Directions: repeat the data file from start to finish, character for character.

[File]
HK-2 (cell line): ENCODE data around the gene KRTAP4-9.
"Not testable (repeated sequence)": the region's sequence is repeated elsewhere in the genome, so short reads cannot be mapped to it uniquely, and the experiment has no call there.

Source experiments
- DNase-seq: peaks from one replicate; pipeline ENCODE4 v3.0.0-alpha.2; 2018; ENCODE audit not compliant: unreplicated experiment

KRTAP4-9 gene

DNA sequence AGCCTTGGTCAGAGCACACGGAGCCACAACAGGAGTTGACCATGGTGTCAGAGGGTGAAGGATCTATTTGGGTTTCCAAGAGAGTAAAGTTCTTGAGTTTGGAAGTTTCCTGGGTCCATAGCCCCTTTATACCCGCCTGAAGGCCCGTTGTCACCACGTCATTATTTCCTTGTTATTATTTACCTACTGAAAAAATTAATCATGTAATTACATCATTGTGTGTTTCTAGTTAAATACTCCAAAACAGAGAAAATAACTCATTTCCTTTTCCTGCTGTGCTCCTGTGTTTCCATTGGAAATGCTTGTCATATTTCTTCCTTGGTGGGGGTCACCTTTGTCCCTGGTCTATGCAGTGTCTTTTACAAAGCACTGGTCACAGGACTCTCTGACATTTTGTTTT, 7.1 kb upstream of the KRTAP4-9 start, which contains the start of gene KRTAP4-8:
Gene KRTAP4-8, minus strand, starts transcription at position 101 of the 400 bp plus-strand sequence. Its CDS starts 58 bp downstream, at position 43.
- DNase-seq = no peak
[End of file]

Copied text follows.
HK-2 (cell line): ENCODE data around the gene KRTAP4-9.
"Not testable (repeated sequence)": the region's sequence is repeated elsewhere in the genome, so short reads cannot be mapped to it uniquely, and the experiment has no call there.

Source experiments
- DNase-seq: peaks from one replicate; pipeline ENCODE4 v3.0.0-alpha.2; 2018; ENCODE audit not compliant: unreplicated experiment

KRTAP4-9 gene

DNA sequence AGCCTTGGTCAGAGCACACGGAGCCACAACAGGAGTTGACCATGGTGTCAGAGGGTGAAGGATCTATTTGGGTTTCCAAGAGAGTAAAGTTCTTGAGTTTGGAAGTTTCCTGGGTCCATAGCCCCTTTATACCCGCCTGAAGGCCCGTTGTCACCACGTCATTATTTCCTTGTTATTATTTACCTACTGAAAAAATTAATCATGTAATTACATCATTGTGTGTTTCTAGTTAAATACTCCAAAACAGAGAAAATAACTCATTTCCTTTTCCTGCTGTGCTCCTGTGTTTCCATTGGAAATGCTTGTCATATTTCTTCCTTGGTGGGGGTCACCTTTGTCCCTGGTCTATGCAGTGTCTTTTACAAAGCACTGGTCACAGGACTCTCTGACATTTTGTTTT, 7.1 kb upstream of the KRTAP4-9 start, which contains the start of gene KRTAP4-8:
Gene KRTAP4-8, minus strand, starts transcription at position 101 of the 400 bp plus-strand sequence. Its CDS starts 58 bp downstream, at position 43.
- DNase-seq = no peak